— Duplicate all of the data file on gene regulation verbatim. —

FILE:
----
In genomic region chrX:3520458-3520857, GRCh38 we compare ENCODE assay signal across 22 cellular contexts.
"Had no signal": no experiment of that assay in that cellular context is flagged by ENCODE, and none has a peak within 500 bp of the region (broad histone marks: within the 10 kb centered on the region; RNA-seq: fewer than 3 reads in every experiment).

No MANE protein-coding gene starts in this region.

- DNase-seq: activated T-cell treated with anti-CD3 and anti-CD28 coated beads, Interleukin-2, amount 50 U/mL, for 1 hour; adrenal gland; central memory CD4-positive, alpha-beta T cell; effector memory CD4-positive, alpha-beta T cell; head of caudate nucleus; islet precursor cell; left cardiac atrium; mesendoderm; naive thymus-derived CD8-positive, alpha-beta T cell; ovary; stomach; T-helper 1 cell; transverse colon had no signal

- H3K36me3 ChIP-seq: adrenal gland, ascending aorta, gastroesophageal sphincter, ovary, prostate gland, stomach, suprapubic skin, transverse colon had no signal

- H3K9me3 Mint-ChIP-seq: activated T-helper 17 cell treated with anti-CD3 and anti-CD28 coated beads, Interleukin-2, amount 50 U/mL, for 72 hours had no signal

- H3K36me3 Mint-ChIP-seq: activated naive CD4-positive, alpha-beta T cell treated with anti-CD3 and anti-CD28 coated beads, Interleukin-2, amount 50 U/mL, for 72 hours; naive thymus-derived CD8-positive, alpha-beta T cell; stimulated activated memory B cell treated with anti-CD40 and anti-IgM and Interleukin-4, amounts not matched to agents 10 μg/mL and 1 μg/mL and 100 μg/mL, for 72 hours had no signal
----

In genomic region chrX:3520458-3520857, GRCh38 we compare ENCODE assay signal across 22 cellular contexts.
"Had no signal": no experiment of that assay in that cellular context is flagged by ENCODE, and none has a peak within 500 bp of the region (broad histone marks: within the 10 kb centered on the region; RNA-seq: fewer than 3 reads in every experiment).

No MANE protein-coding gene starts in this region.

- DNase-seq: activated T-cell treated with anti-CD3 and anti-CD28 coated beads, Interleukin-2, amount 50 U/mL, for 1 hour; adrenal gland; central memory CD4-positive, alpha-beta T cell; effector memory CD4-positive, alpha-beta T cell; head of caudate nucleus; islet precursor cell; left cardiac atrium; mesendoderm; naive thymus-derived CD8-positive, alpha-beta T cell; ovary; stomach; T-helper 1 cell; transverse colon had no signal

- H3K36me3 ChIP-seq: adrenal gland, ascending aorta, gastroesophageal sphincter, ovary, prostate gland, stomach, suprapubic skin, transverse colon had no signal

- H3K9me3 Mint-ChIP-seq: activated T-helper 17 cell treated with anti-CD3 and anti-CD28 coated beads, Interleukin-2, amount 50 U/mL, for 72 hours had no signal

- H3K36me3 Mint-ChIP-seq: activated naive CD4-positive, alpha-beta T cell treated with anti-CD3 and anti-CD28 coated beads, Interleukin-2, amount 50 U/mL, for 72 hours; naive thymus-derived CD8-positive, alpha-beta T cell; stimulated activated memory B cell treated with anti-CD40 and anti-IgM and Interleukin-4, amounts not matched to agents 10 μg/mL and 1 μg/mL and 100 μg/mL, for 72 hours had no signal